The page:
‘Thank you kindly, wolf.’

‘Whither away so early, Little Red Riding Hood?’

‘To my grandmother’s.’

‘What have you got in your apron?’

‘Cake and wine; yesterday was baking-day, so poor sick grandmother is to have something good, to make her stronger.’

‘Where does your grandmother live, Little Red Riding Hood?’

‘A good quarter of a league farther on in the wood; her house stands under the three large oak-trees, the nut-trees are just below; you surely must know it,’ replied Little Red Riding Hood.

 

     The wolf thought to himself: ‘What a tender young creature! what a nice plump mouthful – she will be better to eat than the old woman. I must act craftily, so as to catch both.’

So he walked for a short time by the side of Little Red Riding Hood, and then he said: ‘See, Little Red Riding Hood, how pretty the flowers are about here – why do you not look round? I believe, too, that you do not hear how sweetly the little birds are singing; you walk gravely along as if you were going to school, while everything else out here in the wood is merry.’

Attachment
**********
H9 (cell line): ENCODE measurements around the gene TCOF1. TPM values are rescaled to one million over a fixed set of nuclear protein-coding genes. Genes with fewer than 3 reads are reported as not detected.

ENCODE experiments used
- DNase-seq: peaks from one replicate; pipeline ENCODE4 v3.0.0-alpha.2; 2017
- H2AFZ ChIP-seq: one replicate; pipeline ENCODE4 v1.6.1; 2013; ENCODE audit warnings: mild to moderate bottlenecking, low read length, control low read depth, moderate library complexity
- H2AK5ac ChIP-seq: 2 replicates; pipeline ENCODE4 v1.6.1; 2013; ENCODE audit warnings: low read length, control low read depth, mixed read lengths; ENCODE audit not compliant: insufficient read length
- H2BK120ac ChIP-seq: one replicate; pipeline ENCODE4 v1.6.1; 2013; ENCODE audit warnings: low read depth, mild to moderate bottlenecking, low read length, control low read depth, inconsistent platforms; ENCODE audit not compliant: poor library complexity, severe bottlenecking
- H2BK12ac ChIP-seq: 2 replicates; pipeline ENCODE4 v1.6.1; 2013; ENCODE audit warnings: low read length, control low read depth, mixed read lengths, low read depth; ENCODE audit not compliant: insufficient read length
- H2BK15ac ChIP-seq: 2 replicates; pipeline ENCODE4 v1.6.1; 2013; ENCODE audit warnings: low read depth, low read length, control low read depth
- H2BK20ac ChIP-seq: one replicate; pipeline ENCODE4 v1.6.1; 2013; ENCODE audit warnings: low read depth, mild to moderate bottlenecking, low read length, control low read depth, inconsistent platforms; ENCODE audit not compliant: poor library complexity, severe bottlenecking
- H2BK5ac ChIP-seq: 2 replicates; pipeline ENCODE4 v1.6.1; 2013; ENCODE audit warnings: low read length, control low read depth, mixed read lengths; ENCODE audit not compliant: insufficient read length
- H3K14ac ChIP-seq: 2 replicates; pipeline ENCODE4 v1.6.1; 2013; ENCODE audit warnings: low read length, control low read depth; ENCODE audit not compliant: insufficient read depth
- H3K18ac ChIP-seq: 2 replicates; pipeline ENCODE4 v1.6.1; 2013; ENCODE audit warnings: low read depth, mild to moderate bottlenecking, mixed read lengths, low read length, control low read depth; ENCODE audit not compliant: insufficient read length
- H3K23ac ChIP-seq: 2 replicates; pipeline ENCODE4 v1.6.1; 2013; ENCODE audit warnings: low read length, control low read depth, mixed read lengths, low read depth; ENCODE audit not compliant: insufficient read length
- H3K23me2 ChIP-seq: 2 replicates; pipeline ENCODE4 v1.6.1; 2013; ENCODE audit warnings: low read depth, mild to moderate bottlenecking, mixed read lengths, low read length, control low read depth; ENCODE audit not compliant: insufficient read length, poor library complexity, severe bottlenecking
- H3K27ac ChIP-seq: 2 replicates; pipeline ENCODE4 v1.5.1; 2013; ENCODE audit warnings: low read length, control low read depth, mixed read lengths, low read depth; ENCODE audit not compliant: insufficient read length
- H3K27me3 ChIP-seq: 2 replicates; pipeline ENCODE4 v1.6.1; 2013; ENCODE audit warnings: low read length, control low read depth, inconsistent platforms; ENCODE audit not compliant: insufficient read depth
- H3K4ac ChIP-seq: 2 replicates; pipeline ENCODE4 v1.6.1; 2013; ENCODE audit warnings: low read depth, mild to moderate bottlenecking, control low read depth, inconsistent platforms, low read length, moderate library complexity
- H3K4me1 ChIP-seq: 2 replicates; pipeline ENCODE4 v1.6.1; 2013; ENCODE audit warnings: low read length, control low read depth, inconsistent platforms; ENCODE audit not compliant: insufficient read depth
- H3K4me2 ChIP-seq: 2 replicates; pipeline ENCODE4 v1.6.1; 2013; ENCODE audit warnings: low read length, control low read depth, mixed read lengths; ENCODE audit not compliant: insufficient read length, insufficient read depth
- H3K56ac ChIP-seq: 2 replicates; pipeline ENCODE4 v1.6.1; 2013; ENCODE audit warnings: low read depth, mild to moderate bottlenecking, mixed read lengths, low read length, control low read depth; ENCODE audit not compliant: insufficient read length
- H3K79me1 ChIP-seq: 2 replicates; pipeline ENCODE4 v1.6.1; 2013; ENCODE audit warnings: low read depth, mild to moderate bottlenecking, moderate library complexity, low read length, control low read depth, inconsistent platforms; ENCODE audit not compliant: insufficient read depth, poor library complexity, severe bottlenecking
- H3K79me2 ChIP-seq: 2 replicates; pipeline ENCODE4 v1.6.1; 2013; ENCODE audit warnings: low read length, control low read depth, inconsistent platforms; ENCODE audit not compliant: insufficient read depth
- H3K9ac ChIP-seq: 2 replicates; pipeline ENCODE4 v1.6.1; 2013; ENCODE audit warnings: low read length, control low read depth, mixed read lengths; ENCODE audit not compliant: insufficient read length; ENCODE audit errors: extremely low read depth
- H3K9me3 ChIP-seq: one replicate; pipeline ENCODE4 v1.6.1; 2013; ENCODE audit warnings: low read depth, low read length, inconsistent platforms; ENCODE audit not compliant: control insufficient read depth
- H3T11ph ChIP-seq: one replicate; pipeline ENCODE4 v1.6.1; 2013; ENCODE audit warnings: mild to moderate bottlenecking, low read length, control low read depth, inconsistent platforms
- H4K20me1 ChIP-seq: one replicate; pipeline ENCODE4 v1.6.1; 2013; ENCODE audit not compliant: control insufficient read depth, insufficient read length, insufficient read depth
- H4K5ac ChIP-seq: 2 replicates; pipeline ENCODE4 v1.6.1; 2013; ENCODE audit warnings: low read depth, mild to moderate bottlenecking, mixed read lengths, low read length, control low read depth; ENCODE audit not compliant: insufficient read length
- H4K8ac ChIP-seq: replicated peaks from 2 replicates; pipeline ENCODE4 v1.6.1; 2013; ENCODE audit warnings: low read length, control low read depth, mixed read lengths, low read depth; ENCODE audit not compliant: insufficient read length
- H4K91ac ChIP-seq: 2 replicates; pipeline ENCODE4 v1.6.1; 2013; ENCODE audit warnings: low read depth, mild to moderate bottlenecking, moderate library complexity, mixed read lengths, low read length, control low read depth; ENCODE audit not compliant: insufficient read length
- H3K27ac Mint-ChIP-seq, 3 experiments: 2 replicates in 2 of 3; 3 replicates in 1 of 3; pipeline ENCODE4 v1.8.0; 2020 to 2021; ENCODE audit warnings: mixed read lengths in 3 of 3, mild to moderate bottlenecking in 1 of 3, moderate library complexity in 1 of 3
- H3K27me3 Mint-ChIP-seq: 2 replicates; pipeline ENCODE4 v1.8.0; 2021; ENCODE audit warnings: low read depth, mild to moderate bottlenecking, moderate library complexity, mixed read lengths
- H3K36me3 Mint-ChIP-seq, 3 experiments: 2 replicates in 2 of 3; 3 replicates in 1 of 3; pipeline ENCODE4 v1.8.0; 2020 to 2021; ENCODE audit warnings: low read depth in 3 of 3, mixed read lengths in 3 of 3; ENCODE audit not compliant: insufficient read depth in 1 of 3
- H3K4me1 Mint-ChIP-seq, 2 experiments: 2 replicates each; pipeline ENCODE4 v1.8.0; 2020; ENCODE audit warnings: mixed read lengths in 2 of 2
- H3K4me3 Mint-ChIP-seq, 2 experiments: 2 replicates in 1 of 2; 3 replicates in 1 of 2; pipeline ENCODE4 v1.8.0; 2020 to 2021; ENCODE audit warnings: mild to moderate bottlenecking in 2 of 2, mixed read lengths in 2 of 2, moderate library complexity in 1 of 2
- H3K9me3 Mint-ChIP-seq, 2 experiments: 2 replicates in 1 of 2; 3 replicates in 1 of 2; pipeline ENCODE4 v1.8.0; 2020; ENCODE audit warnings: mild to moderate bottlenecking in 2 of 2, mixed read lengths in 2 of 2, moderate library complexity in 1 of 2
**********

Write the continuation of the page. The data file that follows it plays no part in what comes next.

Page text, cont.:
Little Red Riding Hood raised her eyes, and when she saw the sunbeams dancing here and there through the trees, and pretty flowers growing everywhere, she thought: ‘Suppose I take grandmother a fresh nosegay; that would please her too. It is so early in the day that I shall still get there in good time.’

So she ran from the path into the wood to look for flowers. And whenever she had picked one, she fancied that she saw a still prettier one farther on, and ran after it, and so got deeper and deeper into the wood.

Meanwhile the wolf ran straight to the grandmother’s house and knocked at the door.

‘Who is there?’

‘Little Red Riding Hood,’ replied the wolf. ‘She is bringing cake and wine; open the door.’

‘Lift the latch,’ called out the grandmother, ‘I am too weak, and cannot get up.’